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In their contribution to the April issue of Allergy titled ‘Allergic rhinitis and risk of erectile dysfunction – a nationwide population-based study’, Su et al. [1] described a case–control study which they have conducted in allergic rhinitis (AR) patients and matched controls not suffering from this disease.

It is one of the largest, well-designed clinical observation trials in the history of epidemiologic research dealing with allergic disorders, and the authors come up with the surprising finding that AR is a predisposing factor for erectile dysfunction (ED). The hazard ratio (HR) for the development of ED was 1.37 which is higher than, for example, the HR for asthma or COPD.

The most surprising finding, however, can be found in Fig. 1 of their publication:

In 60 421 AR patients followed up for a mean time of 5.79 years, 1621 deaths occurred compared with only 548 deaths in 61 828 controls without AR. The authors do not explain this finding nor do they mention this fact at all.

It appears more than astonishing that in this population with a mean age of 34.25 years, there are 1073 more deaths in AR patients than in completely matched controls. These data therefore seem to suggest a 197% increase (relative risk 2.97, 95% confidence interval 2.70–3.27) in mortality in AR patients compared with matched controls (though we were not able to account for the matching in our analysis). One may only speculate about the reasons for this surplus mortality in young to mid-age allergic subjects: Could it be the adverse result of taking anti-ED medication? Did these patients die in accidents caused by sedative antiallergic medication or somnolence due to the disease as described before [2]? The authors should reanalyze their data in this light.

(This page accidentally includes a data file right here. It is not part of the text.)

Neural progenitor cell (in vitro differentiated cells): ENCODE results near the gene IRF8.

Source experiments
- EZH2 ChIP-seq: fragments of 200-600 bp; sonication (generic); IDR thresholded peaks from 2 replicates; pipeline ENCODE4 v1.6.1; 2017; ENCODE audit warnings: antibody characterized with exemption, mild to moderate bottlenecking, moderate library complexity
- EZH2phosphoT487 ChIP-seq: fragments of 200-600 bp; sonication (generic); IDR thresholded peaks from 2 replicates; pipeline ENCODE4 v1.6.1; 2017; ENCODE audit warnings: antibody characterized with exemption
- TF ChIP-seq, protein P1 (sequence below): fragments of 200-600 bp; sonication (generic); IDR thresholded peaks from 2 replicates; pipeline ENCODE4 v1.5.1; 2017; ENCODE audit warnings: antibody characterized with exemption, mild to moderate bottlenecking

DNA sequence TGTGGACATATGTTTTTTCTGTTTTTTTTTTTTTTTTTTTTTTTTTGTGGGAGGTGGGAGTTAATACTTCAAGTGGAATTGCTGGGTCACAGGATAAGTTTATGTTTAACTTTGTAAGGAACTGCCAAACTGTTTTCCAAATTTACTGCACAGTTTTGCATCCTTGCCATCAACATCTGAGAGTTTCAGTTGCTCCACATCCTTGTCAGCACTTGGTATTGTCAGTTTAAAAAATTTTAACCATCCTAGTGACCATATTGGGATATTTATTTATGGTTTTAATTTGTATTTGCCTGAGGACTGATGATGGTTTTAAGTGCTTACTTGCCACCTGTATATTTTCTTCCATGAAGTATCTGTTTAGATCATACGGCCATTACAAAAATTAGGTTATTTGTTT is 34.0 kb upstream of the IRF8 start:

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RM has written the manuscript; MH has conducted the analysis.

Conflict of interest

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There is no conflict of interest with this topic.

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We thank Ralph and Martin for their letter regarding the statistically significant increase in mortality in allergic rhinitis (AR) in this study, a nationwide population-based cohort study [1]. In this study, we demonstrate the role of AR in erectile dysfunction (ED) development by use of survival analysis, including the Kaplan–Meier method and Cox regression analysis. Despite possible differences in mortality, the subjects who expired would be censored in the survival analysis with our results unaffected. The subjects who expired during follow-up (2000–2009) accounted for a very small part of both cohorts (2.5% vs 0.9% in the AR and control groups, respectively). However, it seems to differ between groups. Cardiovascular mortality in the AR and control groups was 9.9% (161/1621) and 9.5% (52/548), respectively. Infection accounted for 22.4% (363/1621) of the AR group and 13.5% (74/548) of controls. According to the Taiwan government's report based on issued death certificates [2], the most common cause of death in such a young population (mean age 34 years) is accident, which is difficult to identify in this database via ICD-9 coding. Whether AR patients have a higher risk for mortality may be the next topic of interest. Nonetheless, we should emphasize again that, as an observational study, the results should be treated circumspectly.

References

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